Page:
This article is part of The Benchmob’s 2017-18 NBA Season Preview, which can be found here.
In a Word: It hasn’t been easy being a Kings fan these last 10 years. No playoff appearances since the Adelman era. Zero coaching continuity. Trading Boogie. Dissension in the front office. You know it’s gotten bad when one of your owners has suggested playing with 4 men on defense and leaving a cherry-picker down at the other end of the floor because he “saw it work in an AAU girls game.” Even the New York Knicks haven’t dealt with the level of ineptitude that has plagued Sacramento in recent years.
The Kings took a major step forward this summer by going all-in on the draft and then signed several veteran free agents to lead their young core. These moves may not translate to much in the win column this season, but Sacramento is finally moving in the right direction and that in itself should be enough to excite the fans of this franchise.
New Faces: Where do we even begin? It looks like an entirely new locker room in Sacramento after this summer. The Kings had a great draft, beginning with their selection of De’Aaron Fox with the 5th overall pick. On top of his remarkable athleticism and defensive capabilities, Fox possesses leadership qualities that we rarely see in most one-and-done guys.
The Kings also traded their way to two additional top-20 picks, which they used to take Justin Jackson out of UNC at 15 and Duke’s Harry Giles at 20. Giles has a lot to prove after a largely disappointing college season (albeit one riddled with injuries), but you’d be hard-pressed to find a guy from this class with a higher ceiling than the 6’10” PF who at one time was considered a lock to be the first overall selection. Sacramento also brings in two proven college talents in Jackson and Kansas’ Frank Mason, both of whom will look to carve out meaningful rotation minutes next year.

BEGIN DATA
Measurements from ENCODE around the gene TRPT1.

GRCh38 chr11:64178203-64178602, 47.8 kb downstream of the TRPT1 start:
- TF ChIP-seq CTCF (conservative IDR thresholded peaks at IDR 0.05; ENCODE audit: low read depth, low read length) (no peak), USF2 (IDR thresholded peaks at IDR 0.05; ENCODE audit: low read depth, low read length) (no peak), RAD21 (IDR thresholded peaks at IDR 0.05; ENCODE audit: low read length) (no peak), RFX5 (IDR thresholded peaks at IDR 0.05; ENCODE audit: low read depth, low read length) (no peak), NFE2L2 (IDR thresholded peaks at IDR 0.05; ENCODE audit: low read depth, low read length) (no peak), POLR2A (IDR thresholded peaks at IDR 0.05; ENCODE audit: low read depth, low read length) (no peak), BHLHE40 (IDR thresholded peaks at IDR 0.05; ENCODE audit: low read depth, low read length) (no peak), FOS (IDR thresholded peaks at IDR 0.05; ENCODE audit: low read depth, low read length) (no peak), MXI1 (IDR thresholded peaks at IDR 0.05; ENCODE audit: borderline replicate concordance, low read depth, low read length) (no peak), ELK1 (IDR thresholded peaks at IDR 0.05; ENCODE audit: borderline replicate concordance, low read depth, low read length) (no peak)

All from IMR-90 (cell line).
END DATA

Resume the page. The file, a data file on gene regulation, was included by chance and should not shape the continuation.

Afterward, Sacramento made a splash in free agency by signing veterans George Hill, Vince Carter, and Zach Randolph who will be looked upon to lead a Kings’ locker room that was entirely devoid of seasoned voices in recent years. Serbian SG Bogdan Bogdanovic also officially signed with the Kings in July after Sacramento had acquired his rights from the Suns last summer.
Key Losses: The Kings said goodbye to quite a few names both during and after the 2016-17 season, including Tyreke Evans, Omri Casspi, Langston Galloway, Rudy Gay, Ben McLemore, Matt Barnes, Arron Afflalo, Anthony Tolliver, Darren Collison, and Ty Lawson. Judging by this list of names, it’s pretty clear what direction the Kings are looking to move in.
Asset Management: Sacramento’s draft assets are mostly a wash for the next three seasons. They’ll receive 3 second-rounders (some with contingencies) over that span, but will lose both 2019 picks (their first-round pick to either Philadelphia or Boston, and their second round pick to Philadelphia).
The Kings will enter 2017-18 with salaries totaling roughly $10M below the salary cap, but thanks to $6M in dead money (Matt Barnes, Anthony Tolliver, Aaron Afflalo, and Caron Butler) and a $4.4M cap hold, they will actually end up right around the mark.
The Kings will have several rookie contract club options to pick up over the next two years, and Cauley-Stein will be up for an extension in 2019. Other than Vince Carter who will become a free agent after this season, there is little Sacramento will be able to do with its roster makeup (outside of next year’s draft) until 2019 because they’ll be right around the CAP again.
2017-18 Outlook: The Kings have done a solid job of reassembling their core in the post-DeMarcus Cousins days. Thanks to virtually everyone getting better in the west, however, it’s hard to see them improving much on last season’s 32 wins.
Solid core pieces like Buddy Hield, Willie Cauley-Stein and Skal Labissiere are joined by Kentucky standout De’Aaron Fox plus UNC upperclassman Justin Jackson – and on top of that, the Kings went out and got veterans in George Hill and Zach Randolph. Side note: I’m really excited to see how Dave Joerger deploys Fox – specifically, when Hill is on the floor. Fox is unquestionably the future of this franchise so expect to see a ton of two-PG lineups this year.
Combine all these with some decent role players like Garrett Temple, Bogdan Bogdanovic and Kosta Koufos, and at the very least it seems like the Kings won’t be in direct contention for the cellar in their division or the conference. How many games they win will depend in part on the health of guys like Hill and Randolph, and on whether they’re in a position to tank later on in the season, but they seem like a near-lock for third in the Pacific Division for the third straight year.
2017-18 Projected W/L: 31-51